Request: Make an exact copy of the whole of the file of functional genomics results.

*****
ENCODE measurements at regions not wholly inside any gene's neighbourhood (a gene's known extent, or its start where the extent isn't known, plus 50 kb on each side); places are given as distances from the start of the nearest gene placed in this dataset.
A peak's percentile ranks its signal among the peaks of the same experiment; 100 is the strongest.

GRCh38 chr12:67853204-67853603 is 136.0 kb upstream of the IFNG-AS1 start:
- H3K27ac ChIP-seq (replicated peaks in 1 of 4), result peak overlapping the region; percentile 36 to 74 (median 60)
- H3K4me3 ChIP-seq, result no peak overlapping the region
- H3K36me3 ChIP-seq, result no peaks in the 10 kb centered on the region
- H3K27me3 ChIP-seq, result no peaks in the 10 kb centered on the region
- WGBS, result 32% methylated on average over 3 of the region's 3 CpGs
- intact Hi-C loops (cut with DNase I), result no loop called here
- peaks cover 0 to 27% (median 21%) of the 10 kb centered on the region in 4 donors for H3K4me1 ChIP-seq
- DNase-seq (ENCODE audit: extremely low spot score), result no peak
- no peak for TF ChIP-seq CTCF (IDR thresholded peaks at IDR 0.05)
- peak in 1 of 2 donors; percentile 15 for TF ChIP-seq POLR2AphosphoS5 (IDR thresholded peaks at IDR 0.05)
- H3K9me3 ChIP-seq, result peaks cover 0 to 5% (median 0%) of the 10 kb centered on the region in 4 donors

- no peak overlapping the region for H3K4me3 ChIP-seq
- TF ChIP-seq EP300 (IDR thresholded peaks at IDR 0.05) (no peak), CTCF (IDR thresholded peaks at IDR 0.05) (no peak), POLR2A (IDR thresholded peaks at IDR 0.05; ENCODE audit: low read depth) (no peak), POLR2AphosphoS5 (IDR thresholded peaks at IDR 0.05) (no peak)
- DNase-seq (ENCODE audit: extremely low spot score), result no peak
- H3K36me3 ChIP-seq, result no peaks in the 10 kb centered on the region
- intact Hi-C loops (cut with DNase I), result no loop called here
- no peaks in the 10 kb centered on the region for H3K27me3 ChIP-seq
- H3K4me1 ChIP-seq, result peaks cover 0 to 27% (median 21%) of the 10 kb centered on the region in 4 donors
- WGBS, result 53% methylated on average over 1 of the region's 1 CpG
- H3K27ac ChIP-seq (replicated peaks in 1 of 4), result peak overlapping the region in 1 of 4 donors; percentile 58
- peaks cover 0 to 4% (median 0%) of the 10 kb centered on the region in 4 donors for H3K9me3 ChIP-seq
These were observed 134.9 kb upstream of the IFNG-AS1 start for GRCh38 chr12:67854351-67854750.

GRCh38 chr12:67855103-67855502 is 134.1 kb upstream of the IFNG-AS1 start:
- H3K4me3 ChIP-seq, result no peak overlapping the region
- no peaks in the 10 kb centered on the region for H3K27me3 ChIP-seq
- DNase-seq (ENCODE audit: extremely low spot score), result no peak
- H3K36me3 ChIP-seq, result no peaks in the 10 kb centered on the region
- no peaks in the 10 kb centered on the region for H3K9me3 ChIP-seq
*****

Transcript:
ENCODE measurements at regions not wholly inside any gene's neighbourhood (a gene's known extent, or its start where the extent isn't known, plus 50 kb on each side); places are given as distances from the start of the nearest gene placed in this dataset.
A peak's percentile ranks its signal among the peaks of the same experiment; 100 is the strongest.

GRCh38 chr12:67853204-67853603 is 136.0 kb upstream of the IFNG-AS1 start:
- H3K27ac ChIP-seq (replicated peaks in 1 of 4), result peak overlapping the region; percentile 36 to 74 (median 60)
- H3K4me3 ChIP-seq, result no peak overlapping the region
- H3K36me3 ChIP-seq, result no peaks in the 10 kb centered on the region
- H3K27me3 ChIP-seq, result no peaks in the 10 kb centered on the region
- WGBS, result 32% methylated on average over 3 of the region's 3 CpGs
- intact Hi-C loops (cut with DNase I), result no loop called here
- peaks cover 0 to 27% (median 21%) of the 10 kb centered on the region in 4 donors for H3K4me1 ChIP-seq
- DNase-seq (ENCODE audit: extremely low spot score), result no peak
- no peak for TF ChIP-seq CTCF (IDR thresholded peaks at IDR 0.05)
- peak in 1 of 2 donors; percentile 15 for TF ChIP-seq POLR2AphosphoS5 (IDR thresholded peaks at IDR 0.05)
- H3K9me3 ChIP-seq, result peaks cover 0 to 5% (median 0%) of the 10 kb centered on the region in 4 donors

- no peak overlapping the region for H3K4me3 ChIP-seq
- TF ChIP-seq EP300 (IDR thresholded peaks at IDR 0.05) (no peak), CTCF (IDR thresholded peaks at IDR 0.05) (no peak), POLR2A (IDR thresholded peaks at IDR 0.05; ENCODE audit: low read depth) (no peak), POLR2AphosphoS5 (IDR thresholded peaks at IDR 0.05) (no peak)
- DNase-seq (ENCODE audit: extremely low spot score), result no peak
- H3K36me3 ChIP-seq, result no peaks in the 10 kb centered on the region
- intact Hi-C loops (cut with DNase I), result no loop called here
- no peaks in the 10 kb centered on the region for H3K27me3 ChIP-seq
- H3K4me1 ChIP-seq, result peaks cover 0 to 27% (median 21%) of the 10 kb centered on the region in 4 donors
- WGBS, result 53% methylated on average over 1 of the region's 1 CpG
- H3K27ac ChIP-seq (replicated peaks in 1 of 4), result peak overlapping the region in 1 of 4 donors; percentile 58
- peaks cover 0 to 4% (median 0%) of the 10 kb centered on the region in 4 donors for H3K9me3 ChIP-seq
These were observed 134.9 kb upstream of the IFNG-AS1 start for GRCh38 chr12:67854351-67854750.

GRCh38 chr12:67855103-67855502 is 134.1 kb upstream of the IFNG-AS1 start:
- H3K4me3 ChIP-seq, result no peak overlapping the region
- no peaks in the 10 kb centered on the region for H3K27me3 ChIP-seq
- DNase-seq (ENCODE audit: extremely low spot score), result no peak
- H3K36me3 ChIP-seq, result no peaks in the 10 kb centered on the region
- no peaks in the 10 kb centered on the region for H3K9me3 ChIP-seq